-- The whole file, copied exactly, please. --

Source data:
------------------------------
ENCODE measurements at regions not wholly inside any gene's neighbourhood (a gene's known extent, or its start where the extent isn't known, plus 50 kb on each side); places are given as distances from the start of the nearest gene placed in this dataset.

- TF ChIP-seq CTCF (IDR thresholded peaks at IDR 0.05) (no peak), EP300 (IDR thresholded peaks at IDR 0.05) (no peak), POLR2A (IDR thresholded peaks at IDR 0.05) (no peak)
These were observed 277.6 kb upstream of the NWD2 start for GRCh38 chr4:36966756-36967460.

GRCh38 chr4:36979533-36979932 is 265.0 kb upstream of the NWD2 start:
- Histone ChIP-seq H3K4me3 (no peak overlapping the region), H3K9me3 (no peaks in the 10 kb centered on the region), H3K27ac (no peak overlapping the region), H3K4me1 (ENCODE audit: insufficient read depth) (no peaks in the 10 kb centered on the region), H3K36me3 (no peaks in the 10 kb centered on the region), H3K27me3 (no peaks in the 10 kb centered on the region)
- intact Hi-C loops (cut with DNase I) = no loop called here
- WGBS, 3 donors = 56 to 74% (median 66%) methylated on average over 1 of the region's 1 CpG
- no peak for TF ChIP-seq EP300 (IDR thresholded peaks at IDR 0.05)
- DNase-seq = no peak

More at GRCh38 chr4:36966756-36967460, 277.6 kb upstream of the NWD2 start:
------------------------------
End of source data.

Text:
ENCODE measurements at regions not wholly inside any gene's neighbourhood (a gene's known extent, or its start where the extent isn't known, plus 50 kb on each side); places are given as distances from the start of the nearest gene placed in this dataset.

- TF ChIP-seq CTCF (IDR thresholded peaks at IDR 0.05) (no peak), EP300 (IDR thresholded peaks at IDR 0.05) (no peak), POLR2A (IDR thresholded peaks at IDR 0.05) (no peak)
These were observed 277.6 kb upstream of the NWD2 start for GRCh38 chr4:36966756-36967460.

GRCh38 chr4:36979533-36979932 is 265.0 kb upstream of the NWD2 start:
- Histone ChIP-seq H3K4me3 (no peak overlapping the region), H3K9me3 (no peaks in the 10 kb centered on the region), H3K27ac (no peak overlapping the region), H3K4me1 (ENCODE audit: insufficient read depth) (no peaks in the 10 kb centered on the region), H3K36me3 (no peaks in the 10 kb centered on the region), H3K27me3 (no peaks in the 10 kb centered on the region)
- intact Hi-C loops (cut with DNase I) = no loop called here
- WGBS, 3 donors = 56 to 74% (median 66%) methylated on average over 1 of the region's 1 CpG
- no peak for TF ChIP-seq EP300 (IDR thresholded peaks at IDR 0.05)
- DNase-seq = no peak

More at GRCh38 chr4:36966756-36967460, 277.6 kb upstream of the NWD2 start: